Wonderful and unique. You know those scenes in cartoons when a guy gets kissed by a girl and his face turns red and steam shoots out of his ears and he hops around and makes a "heart-shaped cloud" in the air? This movie is kinda like that.
There's nothing like a P.T.A. film. For all the talk of his style being similar to Scorsese's or Altman's or whomever, no films play remotely the way Anderson's do. His is a unique tone, achieved through radical use of sound and editing, and canny framing and lighting. You'd think such a master technician would treat the actors like props, but if anything, Punch-Drunk Love will cement Anderson's reputation as a director who brings out great performances, heretofore buried, within his actors.
I don't have near enough time to describe everything I liked about the film, but some of my favorite scenes were:
Barry confessing to the dentist husband of one of his sisters that he doesn't like himself very much, and wants to know what's wrong with him. Anderson's trademark collision of humor and sadness.
Barry leaves the table to destroy the men's room after assuming his sister has told Lena the worst about him. The rage, the hurt, the love... it's terrifying and exhilarating.
The pillow talk between Barry and Lena. "I love you so much I want to smash your face in..." (or something like that.) Barry's a soul-cousin to the former quiz kid from Magnolia who's "got a lot of love to give," and to Claudia Gator, who's been burned every time she's reached out, and has walled herself off the world, but now the light comes in, and it scares her.
The entire "He needs me" sequence, culminating in the silhouette kiss, with the necks making a heart (which left tears dribbling down my cheeks). The way the telephone (and the town) lit up when Lena answered the phone.
| 2. Adaptation
Not only is this the funniest film of the year, but it's also unexpectedly moving. Adaptation refers not just to the process of translating a book into a screenplay, but achieving personal growth through pursuing one's passion. It's a hilarious and scary foray into the mind of Charlie Kaufman, as directed by Spike Jonze, who manages to reign in the script's excesses while honing its emotional undercurrent. The cast is uniformly excellent--Cage ought to win two Oscars for his performance as Charlie and Donald Kaufman. With no change in prosthetics, he manages to create two distinct characters, believable as brothers, solely through gestures, posture, facial expression and vocal inflection--you know, acting! Chris Cooper is no less superb as the toothless but still sexy Renaissance man orchid thief, and Meryl Streep shines in an all-too-rare comedic role.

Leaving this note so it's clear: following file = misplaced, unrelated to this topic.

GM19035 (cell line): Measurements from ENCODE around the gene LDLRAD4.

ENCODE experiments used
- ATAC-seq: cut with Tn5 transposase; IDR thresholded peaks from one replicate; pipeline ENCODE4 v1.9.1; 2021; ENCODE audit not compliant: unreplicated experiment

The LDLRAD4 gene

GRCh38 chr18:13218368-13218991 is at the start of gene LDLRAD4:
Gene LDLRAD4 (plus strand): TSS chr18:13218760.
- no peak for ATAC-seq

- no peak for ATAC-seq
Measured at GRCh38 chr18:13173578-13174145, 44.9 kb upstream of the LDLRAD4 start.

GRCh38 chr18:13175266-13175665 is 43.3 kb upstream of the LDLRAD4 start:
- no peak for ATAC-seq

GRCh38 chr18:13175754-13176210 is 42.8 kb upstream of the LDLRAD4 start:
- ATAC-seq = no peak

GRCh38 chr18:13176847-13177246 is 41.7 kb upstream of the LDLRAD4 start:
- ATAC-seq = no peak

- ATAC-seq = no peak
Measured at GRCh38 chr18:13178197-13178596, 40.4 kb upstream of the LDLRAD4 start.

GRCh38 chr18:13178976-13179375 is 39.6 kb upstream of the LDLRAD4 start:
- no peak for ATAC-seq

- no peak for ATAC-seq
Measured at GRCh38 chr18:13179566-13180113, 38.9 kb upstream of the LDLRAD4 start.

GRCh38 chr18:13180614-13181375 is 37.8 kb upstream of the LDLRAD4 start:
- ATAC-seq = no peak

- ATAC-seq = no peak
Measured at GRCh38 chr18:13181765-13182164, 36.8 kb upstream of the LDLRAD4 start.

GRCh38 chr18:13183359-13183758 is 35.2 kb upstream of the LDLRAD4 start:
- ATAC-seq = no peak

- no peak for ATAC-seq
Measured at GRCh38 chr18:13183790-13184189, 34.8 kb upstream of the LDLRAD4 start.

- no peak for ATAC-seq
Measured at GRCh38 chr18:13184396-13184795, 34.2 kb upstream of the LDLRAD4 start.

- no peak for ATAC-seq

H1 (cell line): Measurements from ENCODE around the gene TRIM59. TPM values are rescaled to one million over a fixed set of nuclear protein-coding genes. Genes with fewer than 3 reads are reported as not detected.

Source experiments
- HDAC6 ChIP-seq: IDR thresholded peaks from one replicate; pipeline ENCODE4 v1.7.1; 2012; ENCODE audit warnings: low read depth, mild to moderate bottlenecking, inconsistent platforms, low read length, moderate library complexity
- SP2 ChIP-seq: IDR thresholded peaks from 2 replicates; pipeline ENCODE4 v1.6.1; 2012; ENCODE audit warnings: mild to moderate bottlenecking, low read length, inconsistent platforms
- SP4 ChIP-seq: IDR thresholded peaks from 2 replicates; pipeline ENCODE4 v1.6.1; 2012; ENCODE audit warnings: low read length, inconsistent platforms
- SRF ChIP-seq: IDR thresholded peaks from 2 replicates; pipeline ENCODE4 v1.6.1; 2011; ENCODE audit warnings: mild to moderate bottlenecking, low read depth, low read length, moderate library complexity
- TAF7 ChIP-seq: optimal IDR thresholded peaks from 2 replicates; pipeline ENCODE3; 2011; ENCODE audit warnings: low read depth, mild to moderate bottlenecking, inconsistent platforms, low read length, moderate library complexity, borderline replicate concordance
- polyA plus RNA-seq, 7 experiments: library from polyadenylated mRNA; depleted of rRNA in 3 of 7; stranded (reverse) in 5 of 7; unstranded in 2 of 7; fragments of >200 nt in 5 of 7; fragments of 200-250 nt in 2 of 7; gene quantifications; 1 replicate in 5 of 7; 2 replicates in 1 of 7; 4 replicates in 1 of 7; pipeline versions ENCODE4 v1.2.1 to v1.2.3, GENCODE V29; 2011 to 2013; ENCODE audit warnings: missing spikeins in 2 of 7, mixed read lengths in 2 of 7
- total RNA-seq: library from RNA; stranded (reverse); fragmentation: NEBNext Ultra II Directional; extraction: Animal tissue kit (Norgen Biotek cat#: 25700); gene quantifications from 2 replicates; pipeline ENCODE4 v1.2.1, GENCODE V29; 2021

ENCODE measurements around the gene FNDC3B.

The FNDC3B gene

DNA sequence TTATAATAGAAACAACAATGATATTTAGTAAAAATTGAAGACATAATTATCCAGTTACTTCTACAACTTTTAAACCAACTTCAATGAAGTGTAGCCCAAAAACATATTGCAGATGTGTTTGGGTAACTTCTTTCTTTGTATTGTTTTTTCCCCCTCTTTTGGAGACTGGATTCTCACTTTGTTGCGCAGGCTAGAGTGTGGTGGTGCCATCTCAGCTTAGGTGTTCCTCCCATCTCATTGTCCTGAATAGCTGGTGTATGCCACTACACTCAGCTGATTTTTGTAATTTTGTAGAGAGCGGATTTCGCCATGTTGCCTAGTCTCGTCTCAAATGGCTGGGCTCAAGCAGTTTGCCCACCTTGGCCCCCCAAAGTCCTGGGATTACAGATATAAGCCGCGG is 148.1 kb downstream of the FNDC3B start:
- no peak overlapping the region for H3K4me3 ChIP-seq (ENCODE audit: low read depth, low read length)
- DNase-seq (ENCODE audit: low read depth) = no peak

There are many who have problems with the film's ending, but I'm not one of them. Not only is the ending obviously where the film should be going, if you've paid attention, but it's tonally ingenious in sliding almost imperceptibly into a weird mix of banality and inspiration. The best films should throw you off-balance and make you question what it is you like about them (and movies in general). Adaptation demonstrates the potential for art in entertainment by breaking all the rules, and then proceeding to show how effective those rules are when used intelligently.
tu mamá también
Everything about this film is right, from the largest topics (sexual politics, gender politics, generational politics and just plain old politics) to the small details (the way the fisherman Chuy is humanized in expedient, poetic scenes that a more cynical movie would have changed--he'd probably kill the threesome and take all their money; also, the scene at the restaurant which ends with a traveling shot to the backroom where an old lady is doing this funny dance and the others are washing dishes).
This film teems with life and does not feel hermetically sealed off from the world. Y tu mamá también's refrain is what people choose not to share with others (whether it's a childhood incident that only holds personal significance, or a secret that might ruin a friendship). What the film shares with us is how growing up can mean growing apart.
Lord of the Rings: The Two Towers
Perhaps the thing I like best about Tolkien's trilogy is the way the back-story is omnipresent, yet never fully explained. It makes his fantastic, unreal world seem real. Peter Jackson and crew have accomplished the same thing with the first two films of the series. The sets, costumes, geography, language, etc. all serve to create a believable world. This is key because it makes this more than just a fantasy film. The stakes seem higher because I'm not dealing with a flimsy two-dimensional speculation, but an authentic history with real consequences. And it would still risk being turgid if not for Jackson's thrilling camera movements, his sense of when to blast you with a close-up and when to dizzy you with a awesome long shot.